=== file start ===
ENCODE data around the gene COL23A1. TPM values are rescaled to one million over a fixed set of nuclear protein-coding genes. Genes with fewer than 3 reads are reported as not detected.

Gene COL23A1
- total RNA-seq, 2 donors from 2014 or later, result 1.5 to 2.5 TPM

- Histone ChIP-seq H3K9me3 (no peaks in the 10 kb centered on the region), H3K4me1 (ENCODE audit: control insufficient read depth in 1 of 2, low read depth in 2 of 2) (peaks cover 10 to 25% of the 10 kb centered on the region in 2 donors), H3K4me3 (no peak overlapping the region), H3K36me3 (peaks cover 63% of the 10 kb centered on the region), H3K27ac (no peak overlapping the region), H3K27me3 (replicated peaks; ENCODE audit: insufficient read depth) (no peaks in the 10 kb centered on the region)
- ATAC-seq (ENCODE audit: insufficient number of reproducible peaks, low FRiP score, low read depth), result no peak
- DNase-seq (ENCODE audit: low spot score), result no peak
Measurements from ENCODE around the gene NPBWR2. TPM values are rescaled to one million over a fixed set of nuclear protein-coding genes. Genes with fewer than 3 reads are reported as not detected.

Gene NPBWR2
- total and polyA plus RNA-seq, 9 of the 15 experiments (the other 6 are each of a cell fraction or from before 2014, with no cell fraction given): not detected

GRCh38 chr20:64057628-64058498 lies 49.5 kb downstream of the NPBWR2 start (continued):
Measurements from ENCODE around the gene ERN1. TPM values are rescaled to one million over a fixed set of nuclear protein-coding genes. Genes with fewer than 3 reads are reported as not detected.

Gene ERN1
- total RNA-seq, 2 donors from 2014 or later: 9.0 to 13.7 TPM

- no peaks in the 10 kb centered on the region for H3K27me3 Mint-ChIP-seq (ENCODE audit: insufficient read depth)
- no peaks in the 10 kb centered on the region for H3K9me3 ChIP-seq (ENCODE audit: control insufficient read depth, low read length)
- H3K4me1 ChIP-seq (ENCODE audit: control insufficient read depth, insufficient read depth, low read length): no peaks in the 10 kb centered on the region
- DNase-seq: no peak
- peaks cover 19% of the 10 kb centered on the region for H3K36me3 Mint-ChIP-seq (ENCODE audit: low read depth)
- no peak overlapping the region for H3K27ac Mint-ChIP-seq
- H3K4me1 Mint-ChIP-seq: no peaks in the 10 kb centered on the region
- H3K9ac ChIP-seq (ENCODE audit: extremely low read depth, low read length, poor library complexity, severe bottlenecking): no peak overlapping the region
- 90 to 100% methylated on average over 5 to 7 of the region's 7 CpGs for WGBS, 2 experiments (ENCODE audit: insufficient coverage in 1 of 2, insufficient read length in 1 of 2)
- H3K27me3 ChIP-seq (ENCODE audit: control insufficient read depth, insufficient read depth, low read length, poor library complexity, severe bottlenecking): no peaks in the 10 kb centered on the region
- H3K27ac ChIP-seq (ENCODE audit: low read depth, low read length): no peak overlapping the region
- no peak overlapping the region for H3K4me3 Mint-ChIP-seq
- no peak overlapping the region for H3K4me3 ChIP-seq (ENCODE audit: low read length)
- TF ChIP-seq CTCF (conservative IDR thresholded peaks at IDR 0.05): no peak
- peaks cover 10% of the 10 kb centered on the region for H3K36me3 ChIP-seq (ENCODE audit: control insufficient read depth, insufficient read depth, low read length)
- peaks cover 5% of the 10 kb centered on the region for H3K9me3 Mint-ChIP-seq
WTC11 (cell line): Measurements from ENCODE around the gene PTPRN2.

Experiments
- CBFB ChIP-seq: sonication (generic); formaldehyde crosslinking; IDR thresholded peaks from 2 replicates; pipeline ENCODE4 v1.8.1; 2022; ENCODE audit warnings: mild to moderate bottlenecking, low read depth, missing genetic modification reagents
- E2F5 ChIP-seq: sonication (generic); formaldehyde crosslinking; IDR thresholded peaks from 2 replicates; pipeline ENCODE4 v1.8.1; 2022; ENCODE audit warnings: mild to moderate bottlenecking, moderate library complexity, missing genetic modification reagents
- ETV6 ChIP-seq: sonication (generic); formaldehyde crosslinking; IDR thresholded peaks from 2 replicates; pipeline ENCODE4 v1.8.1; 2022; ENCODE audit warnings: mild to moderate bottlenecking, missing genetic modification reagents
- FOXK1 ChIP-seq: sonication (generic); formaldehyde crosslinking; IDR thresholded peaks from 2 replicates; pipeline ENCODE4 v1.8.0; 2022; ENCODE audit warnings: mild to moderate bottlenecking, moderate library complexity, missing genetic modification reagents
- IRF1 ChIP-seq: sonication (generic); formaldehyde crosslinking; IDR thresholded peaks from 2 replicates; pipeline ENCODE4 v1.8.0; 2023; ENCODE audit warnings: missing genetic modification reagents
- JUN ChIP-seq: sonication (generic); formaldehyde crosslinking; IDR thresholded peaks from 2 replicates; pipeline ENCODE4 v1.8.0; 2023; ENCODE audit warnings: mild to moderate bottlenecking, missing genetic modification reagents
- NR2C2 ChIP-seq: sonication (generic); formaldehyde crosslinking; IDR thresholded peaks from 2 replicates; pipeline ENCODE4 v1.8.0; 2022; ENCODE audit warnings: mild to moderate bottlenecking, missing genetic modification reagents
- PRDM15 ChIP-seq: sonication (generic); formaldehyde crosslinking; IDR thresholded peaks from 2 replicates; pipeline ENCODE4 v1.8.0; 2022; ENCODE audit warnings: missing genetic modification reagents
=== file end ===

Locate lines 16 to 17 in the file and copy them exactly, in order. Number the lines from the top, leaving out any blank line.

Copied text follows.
- H3K4me1 ChIP-seq (ENCODE audit: control insufficient read depth, insufficient read depth, low read length): no peaks in the 10 kb centered on the region
- DNase-seq: no peak